On April 1, they finally flew to Nouméa on the southwest coast of Grande Terre, the main island of New Caledonia, the most important goal of the voyage. The rest of the day, after arriving at 9:35 am, was wasted settling into the hotel and organizing excursions. They had decided to explore almost all the known caves on the main island, which has only a few limestone areas, and caves in l'Île-des-Pins, which is formed of recent coral limestone. They had seven more days at their disposal in this part of the world.
          On the first day, they visited two caves on Grande Terre, the Grotte d'Oua-Oué and the largest and most important cave on the island, the Grottes d'Adio. The first cave is just a small pit that leads to a few equally small chambers. Without the help of the taxi driver, Mr. Lenfant, who hired young people from the neighborhood, the cave, located in a steep and heavily wooded area, 150 km northwest of Noumea, would never have been found. The Grottes d'Adio is a vast and complex network. They discovered several entrances and decided to first explore an active gallery, very humid and rich in underground fauna. At the exit they wanted to continue by a dry upper gallery but the driver reminded them that they are 240 km from Noumea and that it is time to return. Unfortunately, the chance to better explore this interesting cave was lost. The day passed without eating anything and after a dinner at La Foa the return to Nouméa was quite late.

Villy Aellen in the Oua-Oue Cave, New Caledonia, 1977, photo Pierre Strinati

          On the second day, Mr. Lenfant was busy and they decided to visit the four known caves on the Isle of Pines. But it turned out that the Isle of Pines is a favorite destination for Sunday outings of Noumeans and all the seats of the few planes connecting the two islands were reserved weeks in advance. So it was another day without a cave. Rest!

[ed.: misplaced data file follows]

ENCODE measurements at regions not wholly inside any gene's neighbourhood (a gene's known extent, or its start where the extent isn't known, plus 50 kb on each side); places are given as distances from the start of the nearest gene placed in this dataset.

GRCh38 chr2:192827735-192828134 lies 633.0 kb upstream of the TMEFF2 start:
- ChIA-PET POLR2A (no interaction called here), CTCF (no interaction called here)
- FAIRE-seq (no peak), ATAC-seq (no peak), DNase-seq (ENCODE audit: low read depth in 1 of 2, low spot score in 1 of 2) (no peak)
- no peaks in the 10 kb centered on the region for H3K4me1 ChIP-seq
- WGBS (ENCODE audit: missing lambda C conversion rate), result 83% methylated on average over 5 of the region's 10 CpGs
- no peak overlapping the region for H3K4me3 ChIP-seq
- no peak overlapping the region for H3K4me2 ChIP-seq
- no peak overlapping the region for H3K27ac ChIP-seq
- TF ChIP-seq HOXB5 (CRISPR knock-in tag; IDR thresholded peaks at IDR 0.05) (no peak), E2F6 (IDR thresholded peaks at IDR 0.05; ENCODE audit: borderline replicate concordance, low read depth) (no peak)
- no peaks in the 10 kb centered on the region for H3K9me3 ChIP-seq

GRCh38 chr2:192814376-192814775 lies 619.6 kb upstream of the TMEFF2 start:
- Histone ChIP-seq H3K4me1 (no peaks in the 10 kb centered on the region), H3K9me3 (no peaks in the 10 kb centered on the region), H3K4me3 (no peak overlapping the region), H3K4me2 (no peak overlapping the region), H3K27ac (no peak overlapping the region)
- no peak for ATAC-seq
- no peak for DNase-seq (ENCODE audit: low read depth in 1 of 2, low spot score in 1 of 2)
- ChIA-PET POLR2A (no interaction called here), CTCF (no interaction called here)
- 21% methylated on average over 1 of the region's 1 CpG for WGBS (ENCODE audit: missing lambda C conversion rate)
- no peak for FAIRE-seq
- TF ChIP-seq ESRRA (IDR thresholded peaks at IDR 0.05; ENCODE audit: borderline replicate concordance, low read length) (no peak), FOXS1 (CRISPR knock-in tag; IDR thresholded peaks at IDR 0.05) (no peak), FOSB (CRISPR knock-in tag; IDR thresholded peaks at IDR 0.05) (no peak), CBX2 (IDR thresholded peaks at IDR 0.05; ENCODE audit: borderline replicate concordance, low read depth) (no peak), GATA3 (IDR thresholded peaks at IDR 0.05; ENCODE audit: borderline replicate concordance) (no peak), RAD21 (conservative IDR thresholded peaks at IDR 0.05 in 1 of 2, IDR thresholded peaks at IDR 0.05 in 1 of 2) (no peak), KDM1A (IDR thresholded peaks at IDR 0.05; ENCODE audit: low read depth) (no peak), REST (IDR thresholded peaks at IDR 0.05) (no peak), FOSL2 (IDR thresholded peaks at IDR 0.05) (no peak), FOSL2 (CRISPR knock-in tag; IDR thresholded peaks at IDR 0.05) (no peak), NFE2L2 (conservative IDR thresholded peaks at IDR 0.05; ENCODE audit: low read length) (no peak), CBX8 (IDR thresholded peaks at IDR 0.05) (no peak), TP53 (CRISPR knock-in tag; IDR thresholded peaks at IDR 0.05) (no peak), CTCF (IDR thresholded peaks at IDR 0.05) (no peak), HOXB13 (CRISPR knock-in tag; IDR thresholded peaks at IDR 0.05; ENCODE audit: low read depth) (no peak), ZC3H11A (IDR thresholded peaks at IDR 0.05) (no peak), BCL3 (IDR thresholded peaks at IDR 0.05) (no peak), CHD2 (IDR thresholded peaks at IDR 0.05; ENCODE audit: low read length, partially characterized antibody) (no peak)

The third, fourth and fifth day were dedicated to the Grottes de Koumac, in the northwest of the island, 370 km from Noumea. A flight was required to get there and, after a stopover in Mouéo, only arrived at 1:25 p.m. At 4:00 p.m. they reached the cave, the second longest cave of the island and undoubtedly the best known. As was the case with the Adio Caves, no cave plan was available, and so they visited a few small, semi-dark caverns before discovering the entrance to the main cave. A large and long gallery followed, ending in a siphon. The next day they visited the cave again, also to make photos and to film it. The next morning a return flight followed, and the afternoon was dedicated to preparations for the visit to the Isle of Pines.
          On the sixth day, the visit of four caves on the Isle of Pines was on the program: Grotte d'Ouatchia, Grotte d'Oumagne, Grotte d'Ouindéa and Grotte de la troisième. Plane schedules being what they are, cave action was limited to 8 hours. At the airport there was only one vehicle, the bus of the hotel "Relais Kanuméra". It turned out that it was also the only vehicle on the island. To their delight the Swiss managers of the hotel, Madame and Monsieur Perruchoud, decided to put the bus and the driver at the disposal of the two speleologists. The Grotte d'Ouatchia was rich in fauna, the Grotte d'Oumagne is superb because it is a straight tunnel, traversed by a stream, the Grotte d'Ouindéa is a vast shaft with a lake and very beautiful concretions at the bottom, in the Grotte de la troisième the main hall is completely submerged. A day to remember.